Kolkata: A “personal opinion” expressed by Trinamool Congress (TMC) national general secretary and Diamond Harbour MP Abhishek Banerjee has stirred up a hornet’s nest within the party.
The MP’s contention, that all religious and political programmes should be postponed during the ongoing Covid third wave, contradicts what his aunt and West Bengal Chief Minister Mamata Banerjee, who also holds the health portfolio, has been saying so far on the issue.
The ensuing bickering, and the rift that this has exposed, has made the party leadership deeply uncomfortable, and members have been warned to keep their disagreements private.
The Mamata Banerjee government had refused to cancel the Ganga Sagar Mela, which was held last week and attended by lakhs of people. The government was also keen to conduct civic polls according to schedule until a Calcutta High Court order intervened and the elections were postponed from 22 January to 12 February. Last month too, the CM had said that the government would, as far as possible, avoid imposing restrictions due to the impact on the economy.
However, three-time MP Abhishek Banerjee has taken a different tack. On 8 January, while conducting an administrative meeting in his Lok Sabha constituency, Diamond Harbour, he said: “I feel the next two months, all religious and political programmes should be put on hold. This is my personal opinion.”
Abhishek also tweeted his thanks to the Calcutta High Court and State Election Commission for postponing the civic polls. “Let us work unitedly to ensure that the positivity rate in Bengal is brought down to less than 3 per cent in the next three weeks,” he tweeted. As of 16 January, West Bengal’s Covid positivity rate stood at 27.73 per cent.
Abhishek’s remarks have polarised the party, with some leaders, like MP Kalyan Banerjee, saying no one should be allowed to speak against the CM’s policies, while others like TMC spokesperson Kunal Ghosh have come out in support of Mamata’s nephew.
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‘Keep disagreements to yourself’
While health experts and a section of the TMC in West Bengal welcomed Abhishek Banerjee’s view, other leaders were deeply offended.
On 13 January, Serampore MP Kalyan Banerjee told reporters that Mamata’s authority should not be challenged.
“Mamata Banerjee runs the government, and she runs the party as well. People have voted for Mamata. She decides the policies for the state, and she decides the ideologies for the TMC. No one should speak directly or indirectly against it, it goes against Mamata,” Kalyan Banerjee said.
Just hours after this comment, some TMC workers in Bhowanipore were seen burning an effigy of Kalyan Banerjee for criticising Abhishek Banerjee. TMC spokesperson Kunal Ghosh also spoke out in favour of Abhishek.
“What Abhishek Banerjee said was absolutely normal given the Covid situation. I don’t know what the other MP has said, I don’t even know if he said it after sundown,” Ghosh said at a media conference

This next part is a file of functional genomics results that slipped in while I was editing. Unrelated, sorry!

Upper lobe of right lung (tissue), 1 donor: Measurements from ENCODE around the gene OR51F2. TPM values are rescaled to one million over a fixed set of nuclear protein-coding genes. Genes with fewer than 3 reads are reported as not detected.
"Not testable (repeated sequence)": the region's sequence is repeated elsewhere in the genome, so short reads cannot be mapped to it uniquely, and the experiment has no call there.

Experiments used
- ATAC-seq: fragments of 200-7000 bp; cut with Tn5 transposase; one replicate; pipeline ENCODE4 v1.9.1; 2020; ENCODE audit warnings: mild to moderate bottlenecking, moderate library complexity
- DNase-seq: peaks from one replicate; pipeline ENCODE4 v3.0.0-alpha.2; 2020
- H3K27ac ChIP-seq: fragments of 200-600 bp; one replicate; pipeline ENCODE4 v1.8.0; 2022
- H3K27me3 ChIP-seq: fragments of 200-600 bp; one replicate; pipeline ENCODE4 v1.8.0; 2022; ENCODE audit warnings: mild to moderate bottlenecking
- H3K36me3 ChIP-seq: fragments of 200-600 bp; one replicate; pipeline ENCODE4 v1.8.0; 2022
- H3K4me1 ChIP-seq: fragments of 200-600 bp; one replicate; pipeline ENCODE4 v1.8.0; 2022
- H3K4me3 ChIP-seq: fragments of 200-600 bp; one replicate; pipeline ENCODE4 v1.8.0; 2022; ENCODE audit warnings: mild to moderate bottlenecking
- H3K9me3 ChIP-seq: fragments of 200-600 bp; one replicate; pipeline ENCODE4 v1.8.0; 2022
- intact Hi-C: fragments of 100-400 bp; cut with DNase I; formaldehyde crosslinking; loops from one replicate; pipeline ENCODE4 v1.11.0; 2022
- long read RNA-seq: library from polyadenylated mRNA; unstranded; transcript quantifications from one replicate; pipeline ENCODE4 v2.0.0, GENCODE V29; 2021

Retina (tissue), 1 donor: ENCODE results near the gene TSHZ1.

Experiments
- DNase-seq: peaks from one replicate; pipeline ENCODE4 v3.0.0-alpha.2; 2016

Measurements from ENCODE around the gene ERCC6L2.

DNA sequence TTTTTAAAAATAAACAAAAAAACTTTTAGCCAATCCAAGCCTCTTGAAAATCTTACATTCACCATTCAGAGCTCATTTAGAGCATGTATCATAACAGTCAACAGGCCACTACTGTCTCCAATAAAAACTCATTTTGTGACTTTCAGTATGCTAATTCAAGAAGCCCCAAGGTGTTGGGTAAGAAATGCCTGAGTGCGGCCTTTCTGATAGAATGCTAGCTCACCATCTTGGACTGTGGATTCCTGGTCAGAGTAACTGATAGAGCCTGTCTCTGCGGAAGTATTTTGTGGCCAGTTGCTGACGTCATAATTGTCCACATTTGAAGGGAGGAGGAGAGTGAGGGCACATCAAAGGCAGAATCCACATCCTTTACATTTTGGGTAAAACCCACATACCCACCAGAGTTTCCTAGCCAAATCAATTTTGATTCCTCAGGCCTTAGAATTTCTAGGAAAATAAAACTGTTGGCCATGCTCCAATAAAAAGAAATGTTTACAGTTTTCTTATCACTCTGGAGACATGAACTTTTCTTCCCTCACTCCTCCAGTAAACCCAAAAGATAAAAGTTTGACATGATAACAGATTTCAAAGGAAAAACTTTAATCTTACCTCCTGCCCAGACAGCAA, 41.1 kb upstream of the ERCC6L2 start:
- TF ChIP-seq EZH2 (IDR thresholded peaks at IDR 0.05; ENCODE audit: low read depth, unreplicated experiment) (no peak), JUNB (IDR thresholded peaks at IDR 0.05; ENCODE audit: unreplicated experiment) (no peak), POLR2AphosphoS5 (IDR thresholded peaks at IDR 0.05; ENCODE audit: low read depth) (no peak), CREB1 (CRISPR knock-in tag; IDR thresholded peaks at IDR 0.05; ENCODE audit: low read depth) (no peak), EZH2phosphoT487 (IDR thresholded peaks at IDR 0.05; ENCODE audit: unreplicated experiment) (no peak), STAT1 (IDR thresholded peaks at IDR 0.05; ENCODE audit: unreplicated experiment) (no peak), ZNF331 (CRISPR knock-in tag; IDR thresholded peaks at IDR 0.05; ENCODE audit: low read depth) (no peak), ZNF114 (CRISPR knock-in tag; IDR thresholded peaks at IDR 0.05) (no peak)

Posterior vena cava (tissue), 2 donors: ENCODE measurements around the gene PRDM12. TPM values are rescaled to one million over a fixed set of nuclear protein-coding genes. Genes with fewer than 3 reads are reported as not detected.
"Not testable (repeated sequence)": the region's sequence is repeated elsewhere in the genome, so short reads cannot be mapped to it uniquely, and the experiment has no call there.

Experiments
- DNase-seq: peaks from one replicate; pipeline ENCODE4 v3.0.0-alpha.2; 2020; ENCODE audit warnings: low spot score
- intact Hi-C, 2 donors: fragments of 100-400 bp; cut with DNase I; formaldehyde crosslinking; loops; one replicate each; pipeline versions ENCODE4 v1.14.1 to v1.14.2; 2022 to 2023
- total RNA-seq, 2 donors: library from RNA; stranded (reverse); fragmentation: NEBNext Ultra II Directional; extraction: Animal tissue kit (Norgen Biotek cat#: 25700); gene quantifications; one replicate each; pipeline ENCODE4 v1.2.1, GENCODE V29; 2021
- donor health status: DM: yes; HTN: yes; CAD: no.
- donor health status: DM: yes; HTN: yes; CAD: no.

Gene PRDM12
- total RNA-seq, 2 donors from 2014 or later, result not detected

“Abhishek is an able soldier of the TMC. After Mamata, if there is any leader who can take criticism and keep surging ahead, that’s Abhishek Banerjee,” Ghosh added.
However, Partha Chatterjee, the West Bengal TMC’s secretary general, who also heads the party’s disciplinary committee, made it clear that party members should keep their disagreements to themselves.
“Statements being made in public is enough to damage the image of the party. I urge leaders to stop making statements on social media and instead speak within the party. If we find anyone still not following this, we will be left with no choice but take strict action,” he said Sunday, addressing a news conference.
Why is Abhishek Banerjee diverging from party line?
According to political analysts, Abhishek Banerjee is not content as being seen as just another cog in the TMC.
Biswanath Chakraborty, political science professor at Rabindra Bharti University, told ThePrint that Abhishek Banerjee is driven by a desire to bolster his image as well as to make an impact on the party.
“Abhishek Banerjee is making national inroads. He is trying to reshape his image as pro-people, pro-governance, and he is trying to uphold that image, even if it comes at the cost of the government,” Chakraborty said.
“His statement is a conscious effort to not only gain more public support by echoing their sentiments, but also to get a grip on the party,” he added.
Arati Jerath, political analyst and senior journalist, told ThePrint that Abhishek is trying to assert himself as a leader in his own right.
“Abhishek Banerjee’s rise has been quite spectacular and fast. He silenced his critics, including some within the party, after the exceptional West Bengal assembly election outcome. Anyone who debuts in politics because of family ties, which is an especially common phenomenon in India, must at the end of the day prove himself on the ground,” she said.
“Abhishek, if you see, has been leading the political battle for the TMC in Tripura and other states, which indicates, he has a bigger role in store,” Jerath added.
(Edited by Asavari Singh)
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Source: The Print